Well, we know one Orioles opening day streak will end today. They have won the last three opening days in walk-off fashion, the last two in extra innings. Adam Jones’ leadoff homer in the 11th last year at Camden Yards provided a 3-2 win over Minnesota. But as the visitors, the Orioles cannot get a walk-off today in the Bronx.
The Orioles, who went 47-115 last year, open their 66th season this afternoon in New York versus the Yankees, who went 100-62 in 2018. The Orioles have won on opening day eight straight seasons since a loss in 2010. They are 43-22 all-time in openers and 15-3 in their last 18 opening day games.
The Orioles are playing opening day at Yankee Stadium for the first time since 1962. That day the Orioles’ Billy Hoeft started versus Whitey Ford as New York won 7-6. Baltimore shortstop Jerry Adair went 3-for-3 with three RBIs.
Turning back to present day, Rio Ruiz, 24, will make his official O’s debut today and may be starting at third base. The Orioles claimed him off waivers from Atlanta Dec. 10. In 195 plate appearances with the Braves since 2016, he has hit .189/.282/.302 and he went 1-for-12 for the Braves last year.
After Tuesday’s workout at Camden Yards, Ruiz spoke about making his first opening day roster and possibly being in the lineup as well.
“Definitely excited,” said Ruiz. “Yankee Stadium on opening day. I don’t think it can get any better than that, honestly. I think we can accomplish a lot. They’ve given us an opportunity to grow and enhance our games in every aspect of it. I think a lot of guys will take that opportunity and run with it.”
In 130 games last season at Triple-A Gwinnett, Ruiz hit .269/.322/.390 with nine homers, 72 RBIs, 72 runs and an OPS of .711.
“It would definitely be humbling to start for an organization with such a rich history. To be a potential starter is a blessing within itself,” he said.
Another new, young Oriole is Drew Jackson. He was the No. 11 pick by Philadelphia last December in the Rule 5 draft and then was dealt to the Orioles for international money and cash considerations. When he gets into his first game, he’ll be making his major league debut.
“Unbelievable. It’s hard to put into words. I’ve been working for this my whole life and I know it will be very emotional and very exciting,” the 25-year-old Jackson said.
Jackson, a fifth-round pick in 2015 out of Stanford, played at Double-A Tulsa in the Dodgers organization in 2018. When the season ended he was rated as the No. 19 Los Angeles prospect. Over his minors career he has hit .269/.360/.399 with an OPS of .760 in 384 games.
A shortstop most of his pro career, Jackson played several games in the outfield this spring and begins this season in a super-utility type of role.
“I like the phrase super utility. It’s fun,” said Jackson. “I think I can play anywhere, and I’m proud of myself for that. Ready to go out there wherever they put me.”
Jackson joins Richie Martin as Rule 5 picks from last December that make the Orioles opening day roster. They became close friends during their time in Florida. They could look to each other to understand what it’s like and what they were going through as Rule 5 players.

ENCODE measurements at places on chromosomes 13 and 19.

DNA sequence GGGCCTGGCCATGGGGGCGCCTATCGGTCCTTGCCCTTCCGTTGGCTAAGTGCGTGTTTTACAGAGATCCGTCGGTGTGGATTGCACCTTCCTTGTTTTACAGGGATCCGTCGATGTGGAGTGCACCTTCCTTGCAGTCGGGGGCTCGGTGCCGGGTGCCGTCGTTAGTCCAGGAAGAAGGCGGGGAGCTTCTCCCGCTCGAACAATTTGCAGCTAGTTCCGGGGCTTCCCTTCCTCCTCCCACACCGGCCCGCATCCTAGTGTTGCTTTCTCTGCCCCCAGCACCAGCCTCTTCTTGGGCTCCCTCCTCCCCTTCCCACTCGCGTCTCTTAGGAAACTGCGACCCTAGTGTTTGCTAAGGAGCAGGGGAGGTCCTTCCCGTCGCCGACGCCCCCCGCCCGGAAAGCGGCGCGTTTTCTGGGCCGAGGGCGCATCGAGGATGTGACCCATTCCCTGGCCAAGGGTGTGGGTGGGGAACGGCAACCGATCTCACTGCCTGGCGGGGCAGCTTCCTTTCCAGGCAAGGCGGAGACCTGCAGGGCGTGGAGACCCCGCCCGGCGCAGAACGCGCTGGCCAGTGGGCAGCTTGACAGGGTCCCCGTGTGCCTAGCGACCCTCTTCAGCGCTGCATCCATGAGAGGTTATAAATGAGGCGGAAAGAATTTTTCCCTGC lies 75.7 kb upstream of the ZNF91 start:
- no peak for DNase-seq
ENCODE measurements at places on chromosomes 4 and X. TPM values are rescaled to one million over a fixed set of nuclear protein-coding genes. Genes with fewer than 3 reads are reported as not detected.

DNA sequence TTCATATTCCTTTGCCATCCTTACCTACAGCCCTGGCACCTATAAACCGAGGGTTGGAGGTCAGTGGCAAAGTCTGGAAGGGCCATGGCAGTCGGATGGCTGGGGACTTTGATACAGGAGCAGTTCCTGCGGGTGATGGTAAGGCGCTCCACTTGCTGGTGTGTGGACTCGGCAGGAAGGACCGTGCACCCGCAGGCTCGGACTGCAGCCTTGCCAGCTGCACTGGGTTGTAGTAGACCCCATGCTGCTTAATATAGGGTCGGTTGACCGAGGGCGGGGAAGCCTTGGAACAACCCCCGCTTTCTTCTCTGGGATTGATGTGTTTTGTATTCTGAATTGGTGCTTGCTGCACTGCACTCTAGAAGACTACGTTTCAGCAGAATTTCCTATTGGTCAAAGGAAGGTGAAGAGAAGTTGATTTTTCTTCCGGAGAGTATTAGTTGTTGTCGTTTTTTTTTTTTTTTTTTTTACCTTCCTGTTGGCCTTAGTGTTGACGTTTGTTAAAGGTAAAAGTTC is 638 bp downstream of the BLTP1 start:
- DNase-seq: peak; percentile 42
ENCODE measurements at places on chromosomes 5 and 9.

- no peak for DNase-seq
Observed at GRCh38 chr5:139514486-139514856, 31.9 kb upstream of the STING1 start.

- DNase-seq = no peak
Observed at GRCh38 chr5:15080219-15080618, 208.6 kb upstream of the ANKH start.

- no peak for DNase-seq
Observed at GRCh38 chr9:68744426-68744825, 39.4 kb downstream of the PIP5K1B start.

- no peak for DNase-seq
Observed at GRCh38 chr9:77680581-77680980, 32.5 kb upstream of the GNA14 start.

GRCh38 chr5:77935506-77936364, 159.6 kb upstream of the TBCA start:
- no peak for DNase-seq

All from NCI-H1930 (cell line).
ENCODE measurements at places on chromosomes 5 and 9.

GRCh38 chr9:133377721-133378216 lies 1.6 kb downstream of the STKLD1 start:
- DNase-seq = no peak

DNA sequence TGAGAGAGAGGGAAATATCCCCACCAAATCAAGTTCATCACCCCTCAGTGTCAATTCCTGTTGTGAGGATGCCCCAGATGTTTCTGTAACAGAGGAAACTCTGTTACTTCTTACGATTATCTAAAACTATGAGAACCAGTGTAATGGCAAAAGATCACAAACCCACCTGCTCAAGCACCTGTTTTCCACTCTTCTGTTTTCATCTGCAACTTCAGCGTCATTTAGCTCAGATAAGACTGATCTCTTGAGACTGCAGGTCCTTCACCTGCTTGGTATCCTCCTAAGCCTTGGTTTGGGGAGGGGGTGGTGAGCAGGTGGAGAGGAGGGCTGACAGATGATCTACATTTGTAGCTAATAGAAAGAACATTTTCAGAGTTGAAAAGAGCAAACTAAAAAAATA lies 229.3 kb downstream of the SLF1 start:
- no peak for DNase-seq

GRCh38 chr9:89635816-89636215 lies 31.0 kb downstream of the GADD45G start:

“Yes, 100 percent. Richie is awesome. We roomed together in Sarasota and we are going to get a place here,” Jackson said. “We pushed each other. I think some doubted we would both make the team, and we both did it, so that’s awesome.
Jackson enjoyed the chemistry in the Orioles clubhouse in Florida and expects it to stay the same when the season begins.
“I’m excited. Everyone here gets along really well,” Jackson said. “The older guys have been great to us. So far, the chemistry is there. That is what you want with a team. From my experience in the minors and back to college, the teams that have won the most were the closest. So we are going in the right direction right there.
“We’ve played high-energy baseball. I know people don’t have the highest expectation for this team. But if we come together and each do our jobs, you could be surprised.”
On the mound: Today’s pitching matchup features O’s right-hander Andrew Cashner (4-15, 5.29 ERA last year) versus New York right-hander Masahiro Tanaka (12-6, 3.75 ERA last year). In seven career starts against the Yankees, Cashner is 2-3 with a 3.18 ERA and 1.147 WHIP. Last April 5, in his only career start at Yankee Stadium, he got a win, allowing just two hits and one run over six innings.
Tanaka is 4-3 with a 3.72 ERA and 1.190 WHIP in 12 career games against the Orioles. He is making his fourth career opening day start, the most by any Japanese-born pitcher in major league history. In the previous three opening day starts, Tanaka went 0-3 with a 9.49 ERA from 2015-2017 and the Yankees lost each game.
New radio show debuts: I’ll be hosting a postgame radio show after most games this year on the Orioles’ flagship radio station, 105.7 FM The Fan. We’ll be providing analysis, highlights, interviews, minor league updates and much more, and taking your phone calls as well. So tune in about a half hour after today’s game for “Extra Innings with Steve Melewski.”